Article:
Whether you are a seasoned fpv drone pilot or a person just getting started with this hobby, there always is a reason to fly in a quadcopter simulator. At the very least, if you are practicing a new trick or just practicing flying in general, it just might save you many crashes, money, and frustration while walking to get your quad after your 10th crash for the day.
This is where FPV quad/drone simulators come in. By far the biggest benefit of using the simulator is probably getting more stick time and creating stick memory. Additionally, if where you are is winter and you can’t fly for a few months (which sucks, I can relate), simulators are a great way to still somewhat enjoy the hobby!
Simulators have gone a long way in the past few years and there are some really good options out there. And cheap at that too. The ones I have tried are:
You can’t go wrong no matter whichever one you pick to use, but my personal favorite is Liftoff (and no, this is not a sponsored post). Although it does come at a price of €20 and is purchasable through Stream, it is really awesome, the flying is quite realistic, you can fly solo or compete with other players, which makes it all the more fun. Bonus points for having a Joshua Bardwell house level.
As far as Velocidrone is concerned it seems like it’s the simulator that Mr.Steele uses, and his video provides some highlights on how to get started so definitely check it out if you are into Velocidrone.
⚙ Setting up your gear
Do note that depending on how far your computer is you might need a bit longer cable. I have this setup where I am using a USB extender cable to get the desired length. It’s a USB female to USB male cable that acts as an extension for the much shorter Mini USB B cable.
In the case of the Taranis, the only thing you have to do when you plug it in is to select “USB Joystick (HID)” from the prompt that pops up when you plug the cable in. Then you are off to the races. Literally :)
If you don’t see this exact popup screen it could be that you are running an older version of OpenTX and if so, read this article where I cover how to upgrade the firmware on the Taranis Q X7.
Additionally, you can go into the settings for your sim profile (or create one if you haven’t yet) and also disable the internal RF as it’s not required when you use the radio as a joystick in simulations. That’s going to extend the transmitter’s battery life as well. See image below and how Internal RF Mode is set to OFF.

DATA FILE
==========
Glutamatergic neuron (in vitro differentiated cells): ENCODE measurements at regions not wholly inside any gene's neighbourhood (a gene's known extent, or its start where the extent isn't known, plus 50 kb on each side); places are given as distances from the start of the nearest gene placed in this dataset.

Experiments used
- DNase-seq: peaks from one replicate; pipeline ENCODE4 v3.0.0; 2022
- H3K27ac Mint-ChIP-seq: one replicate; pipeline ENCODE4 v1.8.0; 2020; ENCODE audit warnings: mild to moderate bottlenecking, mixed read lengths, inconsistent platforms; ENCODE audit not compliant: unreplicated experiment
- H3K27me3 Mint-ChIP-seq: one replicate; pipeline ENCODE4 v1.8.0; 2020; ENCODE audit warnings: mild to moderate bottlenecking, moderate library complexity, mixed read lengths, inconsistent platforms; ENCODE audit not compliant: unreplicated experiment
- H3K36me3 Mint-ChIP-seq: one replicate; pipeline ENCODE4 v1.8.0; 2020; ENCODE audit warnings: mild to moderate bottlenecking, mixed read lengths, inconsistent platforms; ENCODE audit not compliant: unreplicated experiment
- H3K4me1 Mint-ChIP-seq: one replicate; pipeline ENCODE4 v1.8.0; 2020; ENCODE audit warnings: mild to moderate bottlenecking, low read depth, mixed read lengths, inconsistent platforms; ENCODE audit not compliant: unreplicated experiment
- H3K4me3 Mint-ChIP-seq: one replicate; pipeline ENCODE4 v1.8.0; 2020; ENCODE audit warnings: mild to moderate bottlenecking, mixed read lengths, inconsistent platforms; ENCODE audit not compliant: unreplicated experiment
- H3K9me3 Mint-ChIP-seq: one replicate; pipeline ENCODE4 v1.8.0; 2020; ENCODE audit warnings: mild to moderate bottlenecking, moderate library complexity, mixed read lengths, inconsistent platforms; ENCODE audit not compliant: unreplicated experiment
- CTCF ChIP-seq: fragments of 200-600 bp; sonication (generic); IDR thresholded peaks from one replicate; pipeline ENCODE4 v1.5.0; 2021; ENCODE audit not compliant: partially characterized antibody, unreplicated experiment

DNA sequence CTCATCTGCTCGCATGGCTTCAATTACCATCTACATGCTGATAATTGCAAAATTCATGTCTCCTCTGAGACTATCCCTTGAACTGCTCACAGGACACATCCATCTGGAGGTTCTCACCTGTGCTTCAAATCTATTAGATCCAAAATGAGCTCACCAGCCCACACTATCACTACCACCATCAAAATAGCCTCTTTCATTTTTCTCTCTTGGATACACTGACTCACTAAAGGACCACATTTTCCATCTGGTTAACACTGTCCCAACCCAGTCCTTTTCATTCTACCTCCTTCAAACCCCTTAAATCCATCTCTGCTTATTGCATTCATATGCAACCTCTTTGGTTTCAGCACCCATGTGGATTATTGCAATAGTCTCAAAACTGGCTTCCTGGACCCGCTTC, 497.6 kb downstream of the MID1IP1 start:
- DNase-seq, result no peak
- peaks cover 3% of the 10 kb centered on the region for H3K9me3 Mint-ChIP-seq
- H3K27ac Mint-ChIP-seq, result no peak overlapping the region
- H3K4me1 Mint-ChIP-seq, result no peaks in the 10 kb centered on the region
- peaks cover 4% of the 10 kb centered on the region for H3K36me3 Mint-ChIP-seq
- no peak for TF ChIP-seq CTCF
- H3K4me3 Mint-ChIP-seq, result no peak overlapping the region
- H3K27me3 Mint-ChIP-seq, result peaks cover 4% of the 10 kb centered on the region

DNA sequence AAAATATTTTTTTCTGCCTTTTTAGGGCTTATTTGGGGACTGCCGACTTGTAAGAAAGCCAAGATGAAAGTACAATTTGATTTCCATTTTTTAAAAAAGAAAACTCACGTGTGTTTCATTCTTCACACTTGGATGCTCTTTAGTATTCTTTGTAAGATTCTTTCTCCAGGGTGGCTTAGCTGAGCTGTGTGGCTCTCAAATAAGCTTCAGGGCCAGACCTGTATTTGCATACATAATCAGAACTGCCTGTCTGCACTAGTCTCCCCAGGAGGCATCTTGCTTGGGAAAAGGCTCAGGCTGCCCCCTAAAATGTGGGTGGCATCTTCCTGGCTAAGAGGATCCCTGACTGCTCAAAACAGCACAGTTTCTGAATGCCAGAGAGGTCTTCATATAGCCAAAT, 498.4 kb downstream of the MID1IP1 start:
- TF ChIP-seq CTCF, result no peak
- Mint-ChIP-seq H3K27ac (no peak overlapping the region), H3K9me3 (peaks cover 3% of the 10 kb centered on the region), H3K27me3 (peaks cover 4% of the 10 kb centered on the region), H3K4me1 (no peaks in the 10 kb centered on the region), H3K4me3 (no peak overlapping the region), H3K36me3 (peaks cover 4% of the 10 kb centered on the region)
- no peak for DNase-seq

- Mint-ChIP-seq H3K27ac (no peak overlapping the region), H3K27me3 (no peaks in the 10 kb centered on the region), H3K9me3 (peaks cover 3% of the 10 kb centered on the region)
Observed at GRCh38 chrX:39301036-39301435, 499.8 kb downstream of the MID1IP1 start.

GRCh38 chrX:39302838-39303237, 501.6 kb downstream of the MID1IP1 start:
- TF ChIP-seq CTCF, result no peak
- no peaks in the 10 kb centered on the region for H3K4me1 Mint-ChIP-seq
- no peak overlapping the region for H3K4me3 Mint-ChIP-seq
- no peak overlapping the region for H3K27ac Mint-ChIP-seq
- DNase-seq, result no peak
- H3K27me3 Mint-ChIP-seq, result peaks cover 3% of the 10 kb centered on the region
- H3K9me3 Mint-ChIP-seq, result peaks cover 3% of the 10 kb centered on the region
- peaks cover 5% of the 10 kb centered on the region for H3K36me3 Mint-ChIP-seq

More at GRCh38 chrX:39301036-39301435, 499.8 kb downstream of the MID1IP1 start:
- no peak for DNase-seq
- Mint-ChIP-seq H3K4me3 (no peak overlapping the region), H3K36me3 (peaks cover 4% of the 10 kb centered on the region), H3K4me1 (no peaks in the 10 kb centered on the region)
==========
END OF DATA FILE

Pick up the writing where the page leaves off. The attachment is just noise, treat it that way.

I have also previously set up a FlySky FS i6 radio and the setup is largely the same. Especially if you get the correct cable. In my case I bought the wrong cable - the one for data transfer, not for training - and I had to do some shenanigans with creating my own trainer cable out of a headphone cable with a 3.5mm plug, and using the SmartPropoPlus software to get it to work.
🕶️ FPV goggles
Connecting your FPV goggles and getting the video output from the simulator through your goggles goes a long way towards immersion and the complete fpv simulator setup. Note, this is not required, you could perfectly well just fly by watching your monitor, but it does feel so much more like the real thing when you have your goggles on.
Enjoy your simulator set up and practice those inverted yaw spins, trippy spins and what-nots! Happy flying!
📱 Bonus: Fly FPV simulator using your phone
A cool thing discussed in the Eachine Trashcan group on Facebook is to try to set up everything you need on your phone, so you wouldn’t even need a computer.
This is made possible by USB type C and a dongle with an HDMI and an USB type B connectors.
My phone is a Google Pixel 3 and I plug the USB C dongle in it, then an HDMI cable into the dongle and then also a USB type B to micro USB cable. The end of the HDMI cable goes to a HDMI to mini HDMI converter and then that goes into my Aomway Commander goggles. The micro USB cable goes into my Taranis X-Lite. If you are using a Taranis Q X7, just use a USB type B to mini USB cable.
Here’s the complete set up. Happy flying!